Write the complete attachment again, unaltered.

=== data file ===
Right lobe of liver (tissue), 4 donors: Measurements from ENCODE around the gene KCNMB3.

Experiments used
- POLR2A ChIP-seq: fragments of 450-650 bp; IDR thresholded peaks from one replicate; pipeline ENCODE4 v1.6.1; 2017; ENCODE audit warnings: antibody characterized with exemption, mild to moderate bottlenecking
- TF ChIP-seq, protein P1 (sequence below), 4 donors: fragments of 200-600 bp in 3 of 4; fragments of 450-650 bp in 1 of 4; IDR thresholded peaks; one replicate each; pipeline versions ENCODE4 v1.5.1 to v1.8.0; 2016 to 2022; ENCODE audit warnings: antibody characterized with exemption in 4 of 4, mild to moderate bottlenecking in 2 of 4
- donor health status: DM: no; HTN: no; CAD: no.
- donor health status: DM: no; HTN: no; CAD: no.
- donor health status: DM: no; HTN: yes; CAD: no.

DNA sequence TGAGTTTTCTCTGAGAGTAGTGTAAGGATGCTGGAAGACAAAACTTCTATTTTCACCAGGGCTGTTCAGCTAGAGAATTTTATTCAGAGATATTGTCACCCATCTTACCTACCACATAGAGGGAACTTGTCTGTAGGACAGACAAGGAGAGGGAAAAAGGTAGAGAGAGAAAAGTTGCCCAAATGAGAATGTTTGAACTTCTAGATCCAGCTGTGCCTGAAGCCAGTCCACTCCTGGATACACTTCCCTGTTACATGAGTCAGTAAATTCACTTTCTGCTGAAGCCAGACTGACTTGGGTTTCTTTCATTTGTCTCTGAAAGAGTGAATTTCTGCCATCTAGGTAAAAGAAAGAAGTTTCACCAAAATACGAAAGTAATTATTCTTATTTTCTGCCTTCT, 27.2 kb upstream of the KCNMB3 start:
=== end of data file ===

Right lobe of liver (tissue), 4 donors: Measurements from ENCODE around the gene KCNMB3.

Experiments used
- POLR2A ChIP-seq: fragments of 450-650 bp; IDR thresholded peaks from one replicate; pipeline ENCODE4 v1.6.1; 2017; ENCODE audit warnings: antibody characterized with exemption, mild to moderate bottlenecking
- TF ChIP-seq, protein P1 (sequence below), 4 donors: fragments of 200-600 bp in 3 of 4; fragments of 450-650 bp in 1 of 4; IDR thresholded peaks; one replicate each; pipeline versions ENCODE4 v1.5.1 to v1.8.0; 2016 to 2022; ENCODE audit warnings: antibody characterized with exemption in 4 of 4, mild to moderate bottlenecking in 2 of 4
- donor health status: DM: no; HTN: no; CAD: no.
- donor health status: DM: no; HTN: no; CAD: no.
- donor health status: DM: no; HTN: yes; CAD: no.

DNA sequence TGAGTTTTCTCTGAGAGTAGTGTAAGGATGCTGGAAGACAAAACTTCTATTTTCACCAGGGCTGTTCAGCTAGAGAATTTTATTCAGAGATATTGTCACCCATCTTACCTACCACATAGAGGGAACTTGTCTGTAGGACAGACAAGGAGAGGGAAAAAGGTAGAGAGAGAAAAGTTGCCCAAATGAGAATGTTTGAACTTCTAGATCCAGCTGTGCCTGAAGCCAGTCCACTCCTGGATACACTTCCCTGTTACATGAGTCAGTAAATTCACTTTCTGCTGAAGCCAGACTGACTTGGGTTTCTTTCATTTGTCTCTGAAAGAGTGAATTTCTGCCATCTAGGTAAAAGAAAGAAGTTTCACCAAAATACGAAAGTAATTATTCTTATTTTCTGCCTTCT, 27.2 kb upstream of the KCNMB3 start: